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much closer attention than we dare claim from our manner of treating it.
If it should not appear on the face of the work, I must caution the reader against imagining that I intended a full dissertation on the Sublime and Beautiful. My inquiry went no farther than to the origin of these ideas. If the qualities which I have ranged under the head of the Sublime be all found consistent with each other, and all different from those which I place under the head of Beauty; and if those which compose the class of the Beautiful have the same consistency with themselves, and the same opposition to those which are classed under the denomination of Sublime, I am in little pain whether anybody chooses to follow the name I give them or not, provided he allows that what I dispose under different heads are in reality different things in nature. The use I make of the words may be blamed, as too confined or too extended; my meaning cannot well be misunderstood.
To conclude: whatever progress may be made towards the discovery of truth in this matter, I do not repent the pains I have taken in it. The use of such inquiries may be very considerable. Whatever turns the soul inward on itself, tends to concentre its forces, and to fit it for greater and stronger flights of science. By looking into physical causes our minds are opened and enlarged ; and in this pursuit, whether we take or whether we lose our game, the chase is certainly of service. Cicero, true as he was to the academic philosophy, and consequently led to reject the certainty of physical, as of every other kind of knowledge, yet freely confesses its great importance to the human understanding : “Est animorum ingeniorumque nostrorum naturale quoddam quasi pabulum consideratio contemplatioque naturæ.” If we can di rect the lights we derive from such exalted speculations upon the humbler field of the imagination, whilst we investigate the springs, and trace the courses of our passions, we may not only communicate to the taste a sort of philosophical solidity, but we may reflect back on the severer sciences some of the graces and elegances of taste, without which the greatest proficiency in those sciences will always have the appearance of something illiberal.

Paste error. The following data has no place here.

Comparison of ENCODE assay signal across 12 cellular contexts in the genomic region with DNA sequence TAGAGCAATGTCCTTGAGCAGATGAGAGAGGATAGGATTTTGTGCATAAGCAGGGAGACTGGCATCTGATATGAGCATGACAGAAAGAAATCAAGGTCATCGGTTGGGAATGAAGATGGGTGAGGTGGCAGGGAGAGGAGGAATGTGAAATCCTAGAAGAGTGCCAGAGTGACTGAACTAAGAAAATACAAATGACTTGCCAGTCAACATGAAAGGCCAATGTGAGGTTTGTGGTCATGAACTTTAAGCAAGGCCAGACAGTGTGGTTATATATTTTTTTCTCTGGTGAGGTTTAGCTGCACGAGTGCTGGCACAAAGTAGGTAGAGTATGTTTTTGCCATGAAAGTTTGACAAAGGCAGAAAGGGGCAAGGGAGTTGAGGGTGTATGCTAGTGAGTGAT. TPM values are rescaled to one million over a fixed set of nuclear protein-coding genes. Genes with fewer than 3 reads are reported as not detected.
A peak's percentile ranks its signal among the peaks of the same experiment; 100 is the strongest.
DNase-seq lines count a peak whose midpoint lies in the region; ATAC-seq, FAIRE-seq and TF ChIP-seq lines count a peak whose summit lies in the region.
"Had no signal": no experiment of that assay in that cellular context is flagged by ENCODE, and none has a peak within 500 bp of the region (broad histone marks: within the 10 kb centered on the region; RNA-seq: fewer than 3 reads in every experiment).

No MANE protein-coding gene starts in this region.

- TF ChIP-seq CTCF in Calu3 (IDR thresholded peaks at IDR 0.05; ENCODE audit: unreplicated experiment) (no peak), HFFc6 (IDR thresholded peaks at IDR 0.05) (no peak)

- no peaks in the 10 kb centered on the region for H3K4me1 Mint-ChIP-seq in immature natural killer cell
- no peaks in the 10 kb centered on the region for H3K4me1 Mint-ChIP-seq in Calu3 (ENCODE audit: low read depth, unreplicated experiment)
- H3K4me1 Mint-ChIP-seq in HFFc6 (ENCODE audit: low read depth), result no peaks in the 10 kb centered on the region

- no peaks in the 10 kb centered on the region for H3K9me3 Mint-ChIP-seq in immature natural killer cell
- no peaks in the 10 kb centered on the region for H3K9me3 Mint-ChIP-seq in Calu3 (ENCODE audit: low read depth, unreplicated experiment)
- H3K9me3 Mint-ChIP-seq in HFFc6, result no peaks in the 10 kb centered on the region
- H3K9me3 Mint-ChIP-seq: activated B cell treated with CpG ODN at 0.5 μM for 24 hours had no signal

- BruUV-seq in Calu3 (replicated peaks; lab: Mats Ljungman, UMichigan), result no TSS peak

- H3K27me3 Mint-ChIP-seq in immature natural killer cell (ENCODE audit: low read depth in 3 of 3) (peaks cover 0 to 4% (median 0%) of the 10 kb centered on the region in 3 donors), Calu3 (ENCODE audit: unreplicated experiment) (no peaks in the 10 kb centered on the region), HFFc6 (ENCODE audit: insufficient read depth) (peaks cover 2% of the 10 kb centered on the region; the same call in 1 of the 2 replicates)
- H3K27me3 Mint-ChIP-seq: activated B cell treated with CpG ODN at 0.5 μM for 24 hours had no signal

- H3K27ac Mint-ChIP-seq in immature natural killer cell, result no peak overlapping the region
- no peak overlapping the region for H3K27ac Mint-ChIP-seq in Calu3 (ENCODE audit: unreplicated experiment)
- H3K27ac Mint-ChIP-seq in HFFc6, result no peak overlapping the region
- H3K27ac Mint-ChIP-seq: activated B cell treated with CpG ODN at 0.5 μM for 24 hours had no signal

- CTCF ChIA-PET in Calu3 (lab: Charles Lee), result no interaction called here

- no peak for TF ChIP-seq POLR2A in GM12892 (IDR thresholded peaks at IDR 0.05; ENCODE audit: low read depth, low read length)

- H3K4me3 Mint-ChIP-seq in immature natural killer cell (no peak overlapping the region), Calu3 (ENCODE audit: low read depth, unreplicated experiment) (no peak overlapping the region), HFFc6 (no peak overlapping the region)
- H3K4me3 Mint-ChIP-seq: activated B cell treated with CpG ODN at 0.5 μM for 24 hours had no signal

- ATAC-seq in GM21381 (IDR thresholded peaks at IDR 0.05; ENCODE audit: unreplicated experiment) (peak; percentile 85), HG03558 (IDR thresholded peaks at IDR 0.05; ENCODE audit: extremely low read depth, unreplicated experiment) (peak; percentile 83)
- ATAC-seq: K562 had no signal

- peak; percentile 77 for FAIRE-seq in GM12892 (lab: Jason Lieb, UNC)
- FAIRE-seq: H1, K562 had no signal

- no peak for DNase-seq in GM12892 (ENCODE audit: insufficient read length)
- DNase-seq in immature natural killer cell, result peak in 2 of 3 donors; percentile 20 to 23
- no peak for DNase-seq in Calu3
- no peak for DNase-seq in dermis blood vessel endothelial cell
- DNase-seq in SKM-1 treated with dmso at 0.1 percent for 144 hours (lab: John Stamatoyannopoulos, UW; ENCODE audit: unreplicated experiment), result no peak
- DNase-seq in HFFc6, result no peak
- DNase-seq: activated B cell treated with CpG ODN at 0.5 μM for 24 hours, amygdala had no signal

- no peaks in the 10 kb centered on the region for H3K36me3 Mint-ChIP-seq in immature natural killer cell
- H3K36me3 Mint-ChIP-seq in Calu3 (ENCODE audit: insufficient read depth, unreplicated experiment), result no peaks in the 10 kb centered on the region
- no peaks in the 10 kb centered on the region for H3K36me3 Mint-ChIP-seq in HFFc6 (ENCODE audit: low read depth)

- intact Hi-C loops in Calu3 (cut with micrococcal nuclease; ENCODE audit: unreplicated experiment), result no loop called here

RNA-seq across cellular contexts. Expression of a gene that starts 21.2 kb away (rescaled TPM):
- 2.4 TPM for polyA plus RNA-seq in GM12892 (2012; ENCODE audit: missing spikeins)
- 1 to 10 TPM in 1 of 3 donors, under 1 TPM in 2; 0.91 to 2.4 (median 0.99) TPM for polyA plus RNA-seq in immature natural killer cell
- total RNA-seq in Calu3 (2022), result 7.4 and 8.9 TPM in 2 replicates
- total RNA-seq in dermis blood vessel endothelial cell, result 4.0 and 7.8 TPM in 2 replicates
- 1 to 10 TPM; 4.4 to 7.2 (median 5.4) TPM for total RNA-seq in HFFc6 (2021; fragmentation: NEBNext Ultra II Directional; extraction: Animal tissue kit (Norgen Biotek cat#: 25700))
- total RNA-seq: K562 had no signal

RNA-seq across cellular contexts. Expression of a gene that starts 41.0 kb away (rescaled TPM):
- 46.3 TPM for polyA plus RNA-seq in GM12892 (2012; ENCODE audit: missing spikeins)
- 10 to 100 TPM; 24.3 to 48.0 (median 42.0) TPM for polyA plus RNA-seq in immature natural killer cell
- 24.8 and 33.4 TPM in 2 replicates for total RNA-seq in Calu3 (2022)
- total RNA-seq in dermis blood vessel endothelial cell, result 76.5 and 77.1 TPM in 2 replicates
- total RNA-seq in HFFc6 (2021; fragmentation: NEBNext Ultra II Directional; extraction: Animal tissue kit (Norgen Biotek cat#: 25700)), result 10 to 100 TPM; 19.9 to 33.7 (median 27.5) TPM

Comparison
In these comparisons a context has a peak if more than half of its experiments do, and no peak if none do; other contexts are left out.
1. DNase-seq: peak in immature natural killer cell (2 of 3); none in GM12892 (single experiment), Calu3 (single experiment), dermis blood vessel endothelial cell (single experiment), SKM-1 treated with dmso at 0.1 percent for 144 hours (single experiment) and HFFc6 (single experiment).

III. The Difference between the Removal of Pain and Pos-
IV. Of Delight and Pleasure, as opposed to each other
VI. Of the Passions which belong to Self-Preservation
VIII. Of the Passions which belong to Society
IX. The Final Cause of the Difference between the Passions
belonging to Self-Preservation, and those which re-
XII. Sympathy, Imitation, and Ambition
XIV. The Effects of Sympathy in the Distresses of Others
134 138 146 147 148 49 152 153
with regard to the Passions . (IV.) The Same Subject continued
X. Magnitude in Building
XV. Light in Building
XX. The Cries of Animals .
154 156 157
160 160 161 162 164
1. Of Beauty
165 II. Proportion not the Cause of Beauty in Vegetables
166 III. Proportion not the Cause of Beauty in Animals . 170 IV. Proportion not the Cause of Beauty in the Human Species
172 V. Proportion further considered
178 VI. Fitness not the Cause of Beauty
181 VII. The Real Effects of Fitness
184 VIII. The Recapitulation
187 IX. Perfection not the Cause of Beauty
187 X. How far the Idea of Beauty may be applied to the Qualities of the Mind .
188 XI. How far the Idea of Beauty may be applied to Virtue 190 XII. The Real Cause of Beauty .